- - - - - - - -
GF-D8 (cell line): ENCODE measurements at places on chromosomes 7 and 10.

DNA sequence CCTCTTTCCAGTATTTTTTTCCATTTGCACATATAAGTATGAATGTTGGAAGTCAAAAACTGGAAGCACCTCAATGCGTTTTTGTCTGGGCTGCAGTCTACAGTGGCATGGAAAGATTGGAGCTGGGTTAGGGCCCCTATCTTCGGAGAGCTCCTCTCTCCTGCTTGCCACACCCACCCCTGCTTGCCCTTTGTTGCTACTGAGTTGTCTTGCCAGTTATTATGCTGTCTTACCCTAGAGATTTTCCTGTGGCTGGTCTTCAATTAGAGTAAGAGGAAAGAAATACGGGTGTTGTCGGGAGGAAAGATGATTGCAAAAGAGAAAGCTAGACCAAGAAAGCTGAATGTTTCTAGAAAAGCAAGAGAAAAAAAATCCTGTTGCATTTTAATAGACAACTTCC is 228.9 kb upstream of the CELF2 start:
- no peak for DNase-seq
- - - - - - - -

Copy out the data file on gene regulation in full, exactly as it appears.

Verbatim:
GF-D8 (cell line): ENCODE measurements at places on chromosomes 7 and 10.

DNA sequence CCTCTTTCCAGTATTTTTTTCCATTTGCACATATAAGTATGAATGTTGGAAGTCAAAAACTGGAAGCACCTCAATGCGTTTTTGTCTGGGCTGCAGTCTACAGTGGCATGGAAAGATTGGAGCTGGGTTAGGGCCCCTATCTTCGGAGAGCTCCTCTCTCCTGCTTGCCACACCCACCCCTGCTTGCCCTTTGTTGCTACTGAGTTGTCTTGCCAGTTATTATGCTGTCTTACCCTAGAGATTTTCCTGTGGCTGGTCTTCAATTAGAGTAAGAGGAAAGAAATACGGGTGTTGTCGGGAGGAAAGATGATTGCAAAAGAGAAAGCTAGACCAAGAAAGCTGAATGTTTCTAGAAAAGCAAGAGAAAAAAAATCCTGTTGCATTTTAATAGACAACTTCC is 228.9 kb upstream of the CELF2 start:
- no peak for DNase-seq